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Poetry Princess Project — May 2016

Since a tritina is just half the size of a sestina, it should be super easy, right?
AHEM.

This form sort of bullied me, honestly. I felt kind of pushed in one direction or another until suddenly, poems! That I had nothing to do with! And that I didn’t necessarily love.

But ok. It’s all about the stretch.
Tritinas. Here are a few….


Hopeless

I roll ice around in my mouth
and even as it melts it is heavy as stone.
I want something light, like hope

something soft, a wafer maybe, hope
held like a promise in your mouth
or tossed tenderly, a skipping stone

but lighter, not this cold stoning
iciness that won’t melt, sitting hope-
less and hard to swallow in the mouth

of the river, mouth of the stone wolf holding out hope between us.

Stone Soup

The room sits empty and the night is cold.
With aching bellies we cry open-mouthed:
This is the time for soup made from stone!

What else is there? Pot, sea water, stone.
Who will bring it up to boil from the cold?
Who will add potato, something for the mouth

something real and holy for the mouth
that won’t break teeth or spirits – not stone
nor greed, not ego nor ignorance nor the cold

heart of a cold neighbor mouthing no, no like a stone.

Recipe

Butter and sugar creamed = sweet.
Winter and morning married = cold.
Each blank page = hope.

I whisk and write with high hopes
in the still dark sweetness,
hands flying through the cold

making something of it. Cold
comfort, but what else is there? Hope
for a warm tart, weak light, words sweet.

Yes, that. Sweet words cut the cold and equal hope.

Ready for more?
Go see the amazing versions my pals did…

Tricia
Tanita
Sara
Laura
Andi
Kelly

And Poetry Friday is here!
Delish!
Enjoy!

Posted on 05/06/2016 03:43 am
 

16 Comments

  1. For someone who felt bullied, you stood your ground and made three powerful poems.

    My favorite line is this simple one:

    “hands flying through the cold

    making something of it”

    Yes. This is what we do, as we write and cook and create the hope we NEED. Thank you for reminding me so beautifully.

    Reply

    • Or at least that’s what we TRY to do. This month felt like trying to me, instead of necessarily accomplishing. But that’s ok….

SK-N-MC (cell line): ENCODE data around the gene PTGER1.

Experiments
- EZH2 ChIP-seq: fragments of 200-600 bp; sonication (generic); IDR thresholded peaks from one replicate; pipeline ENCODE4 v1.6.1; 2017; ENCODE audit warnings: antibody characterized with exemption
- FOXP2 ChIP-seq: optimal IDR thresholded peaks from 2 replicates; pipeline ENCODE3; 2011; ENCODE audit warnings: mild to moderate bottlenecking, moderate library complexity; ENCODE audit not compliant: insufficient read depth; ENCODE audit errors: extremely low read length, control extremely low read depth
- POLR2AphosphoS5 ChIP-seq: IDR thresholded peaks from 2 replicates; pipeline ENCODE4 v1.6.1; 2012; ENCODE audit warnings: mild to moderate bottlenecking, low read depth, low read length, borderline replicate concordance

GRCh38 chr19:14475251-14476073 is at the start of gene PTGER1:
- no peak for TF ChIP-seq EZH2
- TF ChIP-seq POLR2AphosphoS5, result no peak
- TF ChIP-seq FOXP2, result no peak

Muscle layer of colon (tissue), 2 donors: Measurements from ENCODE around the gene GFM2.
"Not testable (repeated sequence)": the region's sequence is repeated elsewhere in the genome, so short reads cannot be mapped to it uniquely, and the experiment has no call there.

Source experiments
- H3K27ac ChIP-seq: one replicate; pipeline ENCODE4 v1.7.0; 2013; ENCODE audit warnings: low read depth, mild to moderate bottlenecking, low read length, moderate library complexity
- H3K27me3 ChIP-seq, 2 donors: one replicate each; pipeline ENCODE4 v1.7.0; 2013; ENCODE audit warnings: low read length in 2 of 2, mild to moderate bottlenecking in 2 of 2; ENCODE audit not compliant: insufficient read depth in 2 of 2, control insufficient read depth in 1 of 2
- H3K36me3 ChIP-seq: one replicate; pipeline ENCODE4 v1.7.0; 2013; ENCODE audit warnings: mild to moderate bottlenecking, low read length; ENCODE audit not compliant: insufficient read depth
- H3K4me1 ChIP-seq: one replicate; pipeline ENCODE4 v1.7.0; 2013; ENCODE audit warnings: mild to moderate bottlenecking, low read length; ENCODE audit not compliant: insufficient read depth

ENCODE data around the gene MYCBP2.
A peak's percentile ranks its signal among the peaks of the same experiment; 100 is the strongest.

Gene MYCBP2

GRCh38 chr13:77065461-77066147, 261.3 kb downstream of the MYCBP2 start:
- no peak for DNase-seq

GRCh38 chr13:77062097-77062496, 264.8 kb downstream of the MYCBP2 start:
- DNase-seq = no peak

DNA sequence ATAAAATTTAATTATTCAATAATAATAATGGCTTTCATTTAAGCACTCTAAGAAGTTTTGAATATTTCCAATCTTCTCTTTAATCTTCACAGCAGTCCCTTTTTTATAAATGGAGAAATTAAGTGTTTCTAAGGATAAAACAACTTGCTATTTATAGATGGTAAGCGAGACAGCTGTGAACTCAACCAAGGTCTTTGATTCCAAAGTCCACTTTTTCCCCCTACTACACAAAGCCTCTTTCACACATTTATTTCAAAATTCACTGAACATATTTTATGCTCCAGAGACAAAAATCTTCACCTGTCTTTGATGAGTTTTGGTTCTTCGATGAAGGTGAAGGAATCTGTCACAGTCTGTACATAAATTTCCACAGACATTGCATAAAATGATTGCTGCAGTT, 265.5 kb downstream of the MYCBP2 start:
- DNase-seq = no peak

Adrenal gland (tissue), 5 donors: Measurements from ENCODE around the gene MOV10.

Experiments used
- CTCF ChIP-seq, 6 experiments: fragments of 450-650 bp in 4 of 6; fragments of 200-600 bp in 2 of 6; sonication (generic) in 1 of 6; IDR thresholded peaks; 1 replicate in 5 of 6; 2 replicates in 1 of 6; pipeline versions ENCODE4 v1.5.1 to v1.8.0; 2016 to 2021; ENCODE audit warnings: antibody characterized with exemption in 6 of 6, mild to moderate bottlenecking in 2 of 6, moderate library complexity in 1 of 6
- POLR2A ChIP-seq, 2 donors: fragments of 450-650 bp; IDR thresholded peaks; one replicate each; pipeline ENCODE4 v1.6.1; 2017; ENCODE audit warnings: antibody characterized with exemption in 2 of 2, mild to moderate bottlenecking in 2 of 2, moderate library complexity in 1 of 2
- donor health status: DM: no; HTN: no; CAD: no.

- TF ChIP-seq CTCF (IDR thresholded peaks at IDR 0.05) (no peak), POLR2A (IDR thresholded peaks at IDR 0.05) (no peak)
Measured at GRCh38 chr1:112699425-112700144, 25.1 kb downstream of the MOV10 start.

Reply

  2. Kelly Ramsdell Fineman

    You, my dear, are a glorious overachiever. Each of these so wonderful – and of course you went and changed your end words a bit for tense, when I didn’t dare!

    I especially love that last one. I believe I’ll have to print it out when I get home for inspiration.

    Reply

  3. You’ve made this work, Liz! My favorite line: “Hope
    for a warm tart, weak light, words sweet.”

    That’s it, exactly. What you’re doing, and sweetly.

    Reply

  4. Sweet words cut the cold and equal hope. That’s worth a cuddle in itself.

    The Stone Soup one is now even more painful. not stone
    nor greed, not ego nor ignorance nor the cold…
    You’re kind of killing me, here. This form lends itself well to the enigmatic as well as the rollicking, which is cool.

    Reply

    • OK, see, that’s the power of positive thinking — that the form is open and offers up diverse opportunities. That’s the spirit!! πŸ™‚

      Reply

  5. OK, I already loved the ice and the stone wolf in your first poem, and now I see Recipe–did I miss this in our Google Doc? It’s stunning. The last stanza and envoi…I don’t know how you manage to say big things, important things, great good things:>) , without ever sounding sappy. Thank you for this poem today.

    Reply

  6. I think being bullied, at least this time, must be a good thing if it helps created such energetic poems. If I had a favorite, it would be stone soup, for me, speaking for those who would need a potato instead of only that cold, cold stone. Beautiful along with poignant, Liz.

    Reply

    • Oh, thanks, Linda. Yes, that one feels at least in synch with what I WANT to say, whether I quite hit the nail on the head or not πŸ™‚

      Reply

  7. What a trio! The first and second…ouch! But the third…ahhh!

    Reply

  8. Thanks for stopping by to celebrate Poetry Friday with us, Liz. And thanks for sharing your process so openly too. I agree– what a trio!

    Reply

  9. These three poems show a pretty good grasp of the tritina – in my humble opinion. Must learn more about this form. =)

    Reply

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